Well, what can I say? You, my dear readers, completely rock my world. Thanks so much to all of you who commented on my wet set post, I'm so grateful that so many of you were generous enough to take the time to share you advice and/or your own techniques. Clearly some of you are very well versed in the ways of vintage hair, and for this I salute you!
Now, I would have hated all your help and hints to have been lost in the comments section of my previous post, so I have decided to dedicate this post to taking your advice. This means that the whole of the blogging world can enjoy your words of wisdom, which I'm sure they'd love to do! So let's take a look at what some of you said about my first ever wet set...
What seems to be the general consensus is if in doubt just keep brushing! It seems that my exploding hair disaster may not have been a disaster at all, but rather a simple case of not enough brushing! Tasha made me feel much better about my mistake, as it seems she had a similar experience when she first started setting her hair:
"The poofiness is exactly what you get when you start to brush out your set. When I start brushing mine I look like a clown. It was the major deterrent for me when I first started to set my hair because I just didn't get how to work through it. Now I know to expect that stage and keep on going."
I can't tell you how much better this made me feel! And she wasn't the only one to offer some helpful hints. Isis gave me this advice:
"When you feel you have brushed your hair into disaster, then you have to go with the brushing... It helps to smooths the hair downwards with your other hand as you brush... with a small amount of pomade on your fingers."
So what I probably need are some better brushing techniques! And time also seems to be a factor, insofar as longer is definitely better in this case. Debi says:
"If I want a 40's look I will brush it out...but when I brush it out, I have to spend like 30 minutes just brushing."
Toni Jo also backed up this idea:
"Continue brushing your hair beyond all reasonable time limits. It does slowly shape itself into something lovely but it really takes a lot of brush strokes to get there!"
And you lovely people have even suggested some online sources for brushing out tips. Several of you mentioned Lisa Freemont (I have watched a few of her videos before, but I'm definitely giving her brushing out one another look!) and Casey also post a link for Lolita Haze (who has beautiful hair so she must know what she's doing!). From these videos I can really see the benefits of the "brushing against the hand" method, it really seems to work!
Another thing that several of you have suggested is a different kind of roller to help control my curls. Now this seems to be a bit mixed as some of you swear by the foam rollers, whilst other of you won't touch them with a barge pole, but a large majority of you think that I would benefit from using bigger rollers whatever kind of roller I choose to use. Angela also send me a brilliant link about homemade fabric rollers which seem to work fantastically for her:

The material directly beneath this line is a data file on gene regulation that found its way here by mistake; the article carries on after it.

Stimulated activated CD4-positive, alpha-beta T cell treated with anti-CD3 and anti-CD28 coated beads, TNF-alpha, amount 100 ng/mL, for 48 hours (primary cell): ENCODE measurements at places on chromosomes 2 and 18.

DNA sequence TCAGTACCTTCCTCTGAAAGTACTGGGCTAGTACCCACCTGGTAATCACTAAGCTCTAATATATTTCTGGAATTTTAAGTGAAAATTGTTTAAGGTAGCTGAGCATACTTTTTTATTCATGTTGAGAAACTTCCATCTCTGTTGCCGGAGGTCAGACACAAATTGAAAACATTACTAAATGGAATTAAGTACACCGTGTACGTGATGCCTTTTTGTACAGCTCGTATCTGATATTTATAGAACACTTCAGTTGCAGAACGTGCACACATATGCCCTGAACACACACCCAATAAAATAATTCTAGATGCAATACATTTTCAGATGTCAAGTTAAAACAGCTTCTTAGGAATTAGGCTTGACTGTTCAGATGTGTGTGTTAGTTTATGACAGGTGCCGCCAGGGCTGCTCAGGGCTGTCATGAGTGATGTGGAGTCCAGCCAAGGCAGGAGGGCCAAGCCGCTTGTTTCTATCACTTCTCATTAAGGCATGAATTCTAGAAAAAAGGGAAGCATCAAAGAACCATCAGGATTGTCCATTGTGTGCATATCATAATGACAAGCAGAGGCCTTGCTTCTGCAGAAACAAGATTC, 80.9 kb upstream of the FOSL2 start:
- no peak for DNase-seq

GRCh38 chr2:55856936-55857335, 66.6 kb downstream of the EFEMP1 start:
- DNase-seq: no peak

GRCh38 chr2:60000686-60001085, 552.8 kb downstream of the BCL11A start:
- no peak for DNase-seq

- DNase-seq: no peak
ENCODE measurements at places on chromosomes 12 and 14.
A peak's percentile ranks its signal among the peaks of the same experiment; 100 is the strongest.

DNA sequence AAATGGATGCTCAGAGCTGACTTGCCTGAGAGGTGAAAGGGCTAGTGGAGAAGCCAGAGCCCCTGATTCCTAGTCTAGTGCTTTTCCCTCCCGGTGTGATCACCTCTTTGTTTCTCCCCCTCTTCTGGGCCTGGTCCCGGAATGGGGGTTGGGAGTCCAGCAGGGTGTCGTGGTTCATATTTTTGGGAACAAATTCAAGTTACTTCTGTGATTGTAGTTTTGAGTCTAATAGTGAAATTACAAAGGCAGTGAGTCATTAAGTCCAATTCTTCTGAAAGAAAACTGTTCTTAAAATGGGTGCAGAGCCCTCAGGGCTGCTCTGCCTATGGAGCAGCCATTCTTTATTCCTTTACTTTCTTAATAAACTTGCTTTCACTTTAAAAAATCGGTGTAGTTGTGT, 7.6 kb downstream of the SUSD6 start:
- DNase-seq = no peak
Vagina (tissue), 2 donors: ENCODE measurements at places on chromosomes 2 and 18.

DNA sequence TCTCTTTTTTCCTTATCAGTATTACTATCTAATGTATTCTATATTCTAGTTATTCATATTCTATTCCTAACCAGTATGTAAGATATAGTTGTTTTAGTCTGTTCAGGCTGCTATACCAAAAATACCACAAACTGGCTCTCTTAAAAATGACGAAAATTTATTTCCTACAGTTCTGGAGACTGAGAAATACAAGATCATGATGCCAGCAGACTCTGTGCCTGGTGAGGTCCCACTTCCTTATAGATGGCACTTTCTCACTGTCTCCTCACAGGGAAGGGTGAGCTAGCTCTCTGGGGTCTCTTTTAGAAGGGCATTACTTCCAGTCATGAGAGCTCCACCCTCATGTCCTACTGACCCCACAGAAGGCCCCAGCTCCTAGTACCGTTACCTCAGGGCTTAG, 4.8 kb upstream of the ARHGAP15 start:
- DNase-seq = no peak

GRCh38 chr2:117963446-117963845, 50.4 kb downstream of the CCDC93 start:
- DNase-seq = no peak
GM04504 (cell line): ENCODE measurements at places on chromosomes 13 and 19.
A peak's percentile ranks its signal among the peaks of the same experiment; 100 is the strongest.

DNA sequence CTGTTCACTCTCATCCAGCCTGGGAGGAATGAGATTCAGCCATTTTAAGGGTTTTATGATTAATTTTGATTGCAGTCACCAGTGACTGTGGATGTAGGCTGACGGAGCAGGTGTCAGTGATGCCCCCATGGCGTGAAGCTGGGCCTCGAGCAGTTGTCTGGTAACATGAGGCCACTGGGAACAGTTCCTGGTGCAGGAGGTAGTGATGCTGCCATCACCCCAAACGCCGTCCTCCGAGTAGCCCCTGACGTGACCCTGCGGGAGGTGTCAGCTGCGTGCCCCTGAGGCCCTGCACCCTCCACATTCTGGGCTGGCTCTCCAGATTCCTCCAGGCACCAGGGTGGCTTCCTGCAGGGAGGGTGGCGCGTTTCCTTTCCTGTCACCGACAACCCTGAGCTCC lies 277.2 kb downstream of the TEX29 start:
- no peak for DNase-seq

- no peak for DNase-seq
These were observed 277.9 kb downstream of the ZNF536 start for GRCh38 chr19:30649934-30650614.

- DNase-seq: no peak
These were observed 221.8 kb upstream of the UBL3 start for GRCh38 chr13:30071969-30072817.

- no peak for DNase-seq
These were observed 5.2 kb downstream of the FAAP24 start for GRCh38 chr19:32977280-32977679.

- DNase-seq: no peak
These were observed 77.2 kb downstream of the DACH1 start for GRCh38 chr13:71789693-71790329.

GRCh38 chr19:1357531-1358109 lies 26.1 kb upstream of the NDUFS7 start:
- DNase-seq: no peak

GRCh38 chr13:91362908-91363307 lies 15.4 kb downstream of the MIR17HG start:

"The curls come out very smooth, and honestly I don't do much but run my fingers through it. I use the lottabody too 5parts water to 1part setting lotion. Put it in a spray bottle and then sleep on it. Because the curlers are simply cotton and fabric, its like sleeping on a pillow!"
That sounds good to me Angela! I think I may try making a few of the fabric rollers myself, hopefully the bigger rollers will mean less of a Shirley Temple look and therefore more manageable curls! Plus anything that will help me sleep better is fine with me :)
Finally many of you kindly offered me personal technique that work well for you, and I'm eager to give them a go asap! Natalia suggested using hair serum to tame the hair beast, Isis know some people who don't brush their hair out at all and instead try finger combing (something I will definitely consider if I never master all this brushing out!) and Casey suggested that my problems may come from rolling my rollers up too far:
"Don't roll the rollers to quite so close to your head; this helps keep the crown area smooth (as was popular in the 40s). I usually roll mine to about ear height and just let them dangle. I'll usually cover them in a scarf when I sleep. Not glamorous, but it keeps things from frizzing!"
Now aren't you all amazing to offer me such pearls of wisdom? :) You have all helped me so much, I can't wait to try out a set again soon and put your advice to good use! This is my plan of action for taking the next steps in my vintage hair adventure:
- Brush, brush and brush again! If in doubt I will keep brushing. If I feel I have ruined my hair I will keep brushing and hope for the best!
- I will study some online tutorials to perfect my brushing out technique.
- I will make some larger fabric rollers and see if they give me more manageable curls.
- I will get some pomade and hair serum - mighty tamers of unruly hair!
- I will not over roll my hair
- Finger combing alone be the way forward if brushing out continues to be unsuccessful
Bye for now :)